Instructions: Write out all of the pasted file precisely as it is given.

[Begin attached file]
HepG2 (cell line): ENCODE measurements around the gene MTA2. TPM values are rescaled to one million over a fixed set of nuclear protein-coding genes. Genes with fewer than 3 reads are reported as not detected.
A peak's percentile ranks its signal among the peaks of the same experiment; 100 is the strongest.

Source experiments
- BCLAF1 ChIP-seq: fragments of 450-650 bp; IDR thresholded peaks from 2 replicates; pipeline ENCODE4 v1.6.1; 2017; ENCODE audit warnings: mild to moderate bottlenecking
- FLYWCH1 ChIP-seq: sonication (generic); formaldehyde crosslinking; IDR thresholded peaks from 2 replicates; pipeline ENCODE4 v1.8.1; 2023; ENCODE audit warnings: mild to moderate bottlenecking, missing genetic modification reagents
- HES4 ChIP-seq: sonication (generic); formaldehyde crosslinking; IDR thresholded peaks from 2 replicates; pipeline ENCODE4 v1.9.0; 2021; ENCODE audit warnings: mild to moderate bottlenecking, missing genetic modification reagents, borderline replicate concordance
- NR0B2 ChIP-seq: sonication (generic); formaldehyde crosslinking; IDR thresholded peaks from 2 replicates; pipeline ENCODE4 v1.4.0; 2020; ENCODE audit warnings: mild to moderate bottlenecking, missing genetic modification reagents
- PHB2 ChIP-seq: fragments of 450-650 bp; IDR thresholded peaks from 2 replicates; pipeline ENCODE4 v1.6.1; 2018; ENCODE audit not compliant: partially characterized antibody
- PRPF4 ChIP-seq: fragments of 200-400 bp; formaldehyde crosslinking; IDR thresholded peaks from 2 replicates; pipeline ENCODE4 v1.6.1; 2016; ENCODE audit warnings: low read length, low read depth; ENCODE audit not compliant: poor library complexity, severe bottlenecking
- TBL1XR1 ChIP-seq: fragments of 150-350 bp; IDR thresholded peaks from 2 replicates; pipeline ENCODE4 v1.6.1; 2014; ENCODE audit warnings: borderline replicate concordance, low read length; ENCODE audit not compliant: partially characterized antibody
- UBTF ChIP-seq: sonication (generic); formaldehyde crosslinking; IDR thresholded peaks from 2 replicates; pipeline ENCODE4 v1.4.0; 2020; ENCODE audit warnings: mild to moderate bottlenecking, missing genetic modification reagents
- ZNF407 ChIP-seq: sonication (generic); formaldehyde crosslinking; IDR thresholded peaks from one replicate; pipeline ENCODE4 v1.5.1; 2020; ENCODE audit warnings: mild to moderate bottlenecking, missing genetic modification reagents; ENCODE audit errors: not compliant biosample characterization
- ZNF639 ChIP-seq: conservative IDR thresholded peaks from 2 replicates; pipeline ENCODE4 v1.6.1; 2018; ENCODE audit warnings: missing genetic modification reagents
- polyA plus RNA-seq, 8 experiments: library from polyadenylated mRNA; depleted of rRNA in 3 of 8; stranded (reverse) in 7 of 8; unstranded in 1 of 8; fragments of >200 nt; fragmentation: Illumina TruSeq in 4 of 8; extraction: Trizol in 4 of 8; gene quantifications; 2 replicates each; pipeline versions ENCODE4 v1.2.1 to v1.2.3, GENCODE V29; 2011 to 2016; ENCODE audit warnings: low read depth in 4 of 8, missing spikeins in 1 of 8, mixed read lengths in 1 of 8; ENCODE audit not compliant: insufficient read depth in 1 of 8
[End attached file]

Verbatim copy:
HepG2 (cell line): ENCODE measurements around the gene MTA2. TPM values are rescaled to one million over a fixed set of nuclear protein-coding genes. Genes with fewer than 3 reads are reported as not detected.
A peak's percentile ranks its signal among the peaks of the same experiment; 100 is the strongest.

Source experiments
- BCLAF1 ChIP-seq: fragments of 450-650 bp; IDR thresholded peaks from 2 replicates; pipeline ENCODE4 v1.6.1; 2017; ENCODE audit warnings: mild to moderate bottlenecking
- FLYWCH1 ChIP-seq: sonication (generic); formaldehyde crosslinking; IDR thresholded peaks from 2 replicates; pipeline ENCODE4 v1.8.1; 2023; ENCODE audit warnings: mild to moderate bottlenecking, missing genetic modification reagents
- HES4 ChIP-seq: sonication (generic); formaldehyde crosslinking; IDR thresholded peaks from 2 replicates; pipeline ENCODE4 v1.9.0; 2021; ENCODE audit warnings: mild to moderate bottlenecking, missing genetic modification reagents, borderline replicate concordance
- NR0B2 ChIP-seq: sonication (generic); formaldehyde crosslinking; IDR thresholded peaks from 2 replicates; pipeline ENCODE4 v1.4.0; 2020; ENCODE audit warnings: mild to moderate bottlenecking, missing genetic modification reagents
- PHB2 ChIP-seq: fragments of 450-650 bp; IDR thresholded peaks from 2 replicates; pipeline ENCODE4 v1.6.1; 2018; ENCODE audit not compliant: partially characterized antibody
- PRPF4 ChIP-seq: fragments of 200-400 bp; formaldehyde crosslinking; IDR thresholded peaks from 2 replicates; pipeline ENCODE4 v1.6.1; 2016; ENCODE audit warnings: low read length, low read depth; ENCODE audit not compliant: poor library complexity, severe bottlenecking
- TBL1XR1 ChIP-seq: fragments of 150-350 bp; IDR thresholded peaks from 2 replicates; pipeline ENCODE4 v1.6.1; 2014; ENCODE audit warnings: borderline replicate concordance, low read length; ENCODE audit not compliant: partially characterized antibody
- UBTF ChIP-seq: sonication (generic); formaldehyde crosslinking; IDR thresholded peaks from 2 replicates; pipeline ENCODE4 v1.4.0; 2020; ENCODE audit warnings: mild to moderate bottlenecking, missing genetic modification reagents
- ZNF407 ChIP-seq: sonication (generic); formaldehyde crosslinking; IDR thresholded peaks from one replicate; pipeline ENCODE4 v1.5.1; 2020; ENCODE audit warnings: mild to moderate bottlenecking, missing genetic modification reagents; ENCODE audit errors: not compliant biosample characterization
- ZNF639 ChIP-seq: conservative IDR thresholded peaks from 2 replicates; pipeline ENCODE4 v1.6.1; 2018; ENCODE audit warnings: missing genetic modification reagents
- polyA plus RNA-seq, 8 experiments: library from polyadenylated mRNA; depleted of rRNA in 3 of 8; stranded (reverse) in 7 of 8; unstranded in 1 of 8; fragments of >200 nt; fragmentation: Illumina TruSeq in 4 of 8; extraction: Trizol in 4 of 8; gene quantifications; 2 replicates each; pipeline versions ENCODE4 v1.2.1 to v1.2.3, GENCODE V29; 2011 to 2016; ENCODE audit warnings: low read depth in 4 of 8, missing spikeins in 1 of 8, mixed read lengths in 1 of 8; ENCODE audit not compliant: insufficient read depth in 1 of 8